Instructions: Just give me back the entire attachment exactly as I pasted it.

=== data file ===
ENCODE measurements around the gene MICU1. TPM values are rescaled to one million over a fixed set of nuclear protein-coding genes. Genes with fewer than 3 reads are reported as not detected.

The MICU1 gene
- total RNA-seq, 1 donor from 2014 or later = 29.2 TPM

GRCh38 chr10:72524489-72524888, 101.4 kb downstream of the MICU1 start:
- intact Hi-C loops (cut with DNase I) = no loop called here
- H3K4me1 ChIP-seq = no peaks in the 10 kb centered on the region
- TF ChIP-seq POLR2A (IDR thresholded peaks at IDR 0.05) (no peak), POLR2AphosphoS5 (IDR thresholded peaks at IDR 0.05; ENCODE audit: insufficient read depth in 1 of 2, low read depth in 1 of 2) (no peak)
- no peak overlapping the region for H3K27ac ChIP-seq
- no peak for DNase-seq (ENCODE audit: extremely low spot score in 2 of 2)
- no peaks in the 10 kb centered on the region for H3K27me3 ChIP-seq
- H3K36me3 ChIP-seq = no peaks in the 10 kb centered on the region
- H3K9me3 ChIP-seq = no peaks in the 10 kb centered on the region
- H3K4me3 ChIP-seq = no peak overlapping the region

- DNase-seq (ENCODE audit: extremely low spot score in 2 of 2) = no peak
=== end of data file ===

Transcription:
ENCODE measurements around the gene MICU1. TPM values are rescaled to one million over a fixed set of nuclear protein-coding genes. Genes with fewer than 3 reads are reported as not detected.

The MICU1 gene
- total RNA-seq, 1 donor from 2014 or later = 29.2 TPM

GRCh38 chr10:72524489-72524888, 101.4 kb downstream of the MICU1 start:
- intact Hi-C loops (cut with DNase I) = no loop called here
- H3K4me1 ChIP-seq = no peaks in the 10 kb centered on the region
- TF ChIP-seq POLR2A (IDR thresholded peaks at IDR 0.05) (no peak), POLR2AphosphoS5 (IDR thresholded peaks at IDR 0.05; ENCODE audit: insufficient read depth in 1 of 2, low read depth in 1 of 2) (no peak)
- no peak overlapping the region for H3K27ac ChIP-seq
- no peak for DNase-seq (ENCODE audit: extremely low spot score in 2 of 2)
- no peaks in the 10 kb centered on the region for H3K27me3 ChIP-seq
- H3K36me3 ChIP-seq = no peaks in the 10 kb centered on the region
- H3K9me3 ChIP-seq = no peaks in the 10 kb centered on the region
- H3K4me3 ChIP-seq = no peak overlapping the region

- DNase-seq (ENCODE audit: extremely low spot score in 2 of 2) = no peak